- Born 16 September 1963 Omagh, Co Tyrone
- Educated Strabane High School
- Occupation Window Manufacturer
- Debut 16 August 1986 v Scotland at Titwood, Glasgow
- Cap Number 564
- Style Right hand bat; right arm medium pace
- Teams Donemana
James McBrine hails from one of Ireland's most remarkable cricket dynasties, though their appearances for the national side have been strangely limited. His father and two uncles were stalwarts for the Donemana club for many years as, of course his twin brother Alexander - better known as Junior - and other brother Roy still remain. More recently his nephews, Junior's sons, have shown that the cricket still runs finely in the McBrine blood. Some account of all their deeds will be found in Junior's biography which also appears on this site.
James has always been an excellent all round cricketer. It is true that his batting has not always been highly rated at representative level. This has never been the case at Donemana where the fact that he has over 30 senior centuries to his credit gives the lie to those who doubt his ability. Normally in the middle order his aggressive style has turned many matches. No one, however, would question that he was - and remains - a highly skilful bowler of medium pace who has often proved the undoing of opposition batsmen.
Besides appearing with great success for Donemana schoolboys' sides and gaining a 1st XI place in his mid teens, James shone at age group interprovincial level. Thus he helped North West to win the northern section of the U15 tournament in 1978 by topscoring with 48 in a four wicket win over NCU in 1978. In a low scoring match, his innings was crucial. His best season in the U19 Esso Trophy came in 1982, though he had hit two half centuries the previous season, the best being an undefeated 64 against North Leinster at Castle Avenue which set up a convincing 5 wicket victory. In 1982, however, he dominated the NW batting, topscoring on three occasions. Thus against Munster at Coleraine, he made a hard hitting 88*, well supported by John Gillespie with 70, as the hosts reached 296-4. They just failed to bowl Munster out. In a low scoring contest with South Leinster at Eglinton, he piloted NW to a three wicket win with a hard fought 29. Finally against Ulster Country at Muckamore, he narrowly failed to reach three figures, making 90 out of a total of 202. The match again ended in a draw, the hosts finishing on 166-7.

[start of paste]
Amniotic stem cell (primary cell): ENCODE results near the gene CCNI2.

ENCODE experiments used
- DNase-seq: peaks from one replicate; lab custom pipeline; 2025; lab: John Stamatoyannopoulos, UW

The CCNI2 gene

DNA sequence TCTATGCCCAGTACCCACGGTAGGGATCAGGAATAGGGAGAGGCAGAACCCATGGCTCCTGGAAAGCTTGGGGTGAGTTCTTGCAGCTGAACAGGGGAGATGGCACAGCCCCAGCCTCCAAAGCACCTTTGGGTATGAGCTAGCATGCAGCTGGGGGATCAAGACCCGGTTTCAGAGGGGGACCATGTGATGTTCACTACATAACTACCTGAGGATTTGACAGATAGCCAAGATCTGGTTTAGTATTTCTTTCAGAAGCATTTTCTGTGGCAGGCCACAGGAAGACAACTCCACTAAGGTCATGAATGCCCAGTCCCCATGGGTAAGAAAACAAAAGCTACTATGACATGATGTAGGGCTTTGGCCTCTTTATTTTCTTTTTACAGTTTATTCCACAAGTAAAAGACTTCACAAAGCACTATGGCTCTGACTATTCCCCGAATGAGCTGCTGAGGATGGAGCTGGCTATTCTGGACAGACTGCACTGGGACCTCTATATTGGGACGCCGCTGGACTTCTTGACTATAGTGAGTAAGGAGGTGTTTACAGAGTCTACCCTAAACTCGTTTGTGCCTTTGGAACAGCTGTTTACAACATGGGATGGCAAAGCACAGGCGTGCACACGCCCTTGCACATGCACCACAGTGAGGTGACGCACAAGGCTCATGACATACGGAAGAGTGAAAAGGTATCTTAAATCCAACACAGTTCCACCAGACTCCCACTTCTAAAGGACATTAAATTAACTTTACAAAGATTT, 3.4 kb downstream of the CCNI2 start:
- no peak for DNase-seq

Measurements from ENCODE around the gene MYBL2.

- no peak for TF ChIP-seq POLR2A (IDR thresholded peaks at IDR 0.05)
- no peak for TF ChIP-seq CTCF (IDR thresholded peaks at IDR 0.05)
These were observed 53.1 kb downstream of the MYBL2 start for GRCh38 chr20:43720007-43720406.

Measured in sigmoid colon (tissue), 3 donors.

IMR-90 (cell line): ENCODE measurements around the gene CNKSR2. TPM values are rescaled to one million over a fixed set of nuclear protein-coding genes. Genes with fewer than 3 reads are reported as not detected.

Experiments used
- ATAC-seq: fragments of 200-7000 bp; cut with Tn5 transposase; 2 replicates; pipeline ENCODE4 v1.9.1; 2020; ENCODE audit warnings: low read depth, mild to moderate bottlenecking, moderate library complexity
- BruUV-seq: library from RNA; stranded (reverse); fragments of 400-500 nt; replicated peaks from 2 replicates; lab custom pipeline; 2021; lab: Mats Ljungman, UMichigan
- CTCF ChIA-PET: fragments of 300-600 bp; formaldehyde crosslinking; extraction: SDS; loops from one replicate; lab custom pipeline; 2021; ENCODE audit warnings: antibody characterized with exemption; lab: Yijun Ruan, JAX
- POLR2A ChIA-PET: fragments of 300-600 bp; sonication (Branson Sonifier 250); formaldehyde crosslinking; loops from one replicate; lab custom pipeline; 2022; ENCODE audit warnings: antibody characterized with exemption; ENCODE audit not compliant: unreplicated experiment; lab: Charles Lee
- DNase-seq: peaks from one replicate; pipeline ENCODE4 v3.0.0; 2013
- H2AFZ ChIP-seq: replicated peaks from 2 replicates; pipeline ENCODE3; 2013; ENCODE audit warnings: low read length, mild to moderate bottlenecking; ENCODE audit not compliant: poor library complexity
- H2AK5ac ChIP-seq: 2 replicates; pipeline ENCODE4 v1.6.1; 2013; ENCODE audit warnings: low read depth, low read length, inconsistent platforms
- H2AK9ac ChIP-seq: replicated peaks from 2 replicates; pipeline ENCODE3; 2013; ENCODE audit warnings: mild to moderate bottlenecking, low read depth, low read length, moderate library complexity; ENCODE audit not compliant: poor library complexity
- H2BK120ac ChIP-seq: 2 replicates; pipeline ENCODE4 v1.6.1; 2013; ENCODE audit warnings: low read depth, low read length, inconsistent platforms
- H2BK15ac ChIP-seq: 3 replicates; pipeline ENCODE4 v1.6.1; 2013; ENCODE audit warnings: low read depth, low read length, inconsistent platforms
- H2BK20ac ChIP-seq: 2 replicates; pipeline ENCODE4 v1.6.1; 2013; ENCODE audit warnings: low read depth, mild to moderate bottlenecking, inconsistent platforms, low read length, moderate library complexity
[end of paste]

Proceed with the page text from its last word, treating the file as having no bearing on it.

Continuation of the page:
James has, of course, reserved his greatest achievements for Donemana. It would fill a book to recount them all; so mention of only a few must suffice. He has often played a major part in bringing the NWCU Senior Cup to the Holm Field. This was never more evident than in 1985 when he played the leading role in an innings and 11 runs victory over Brigade. Put in, Donemana found the going tough against Brigade skipper William Wilson (4-67) but were assured of a challenging total by James, who - leading the side - played a true "captain's innings." After good batting from Junior and Ivor Dougherty, a middle order collapse threatened, but James, at 5, had other ideas. "He proved, " commented Billy Platt, "to be the rock of their innings." Batting for 88 minutes he hit six 4s and one huge 6 in facing 74 balls. Donemana totalled 221 which proved just enough to enforce the follow on with James taking 3-39 in support of Junior's 7-35. They shared the second innings wickets, James leading the way with 6-23.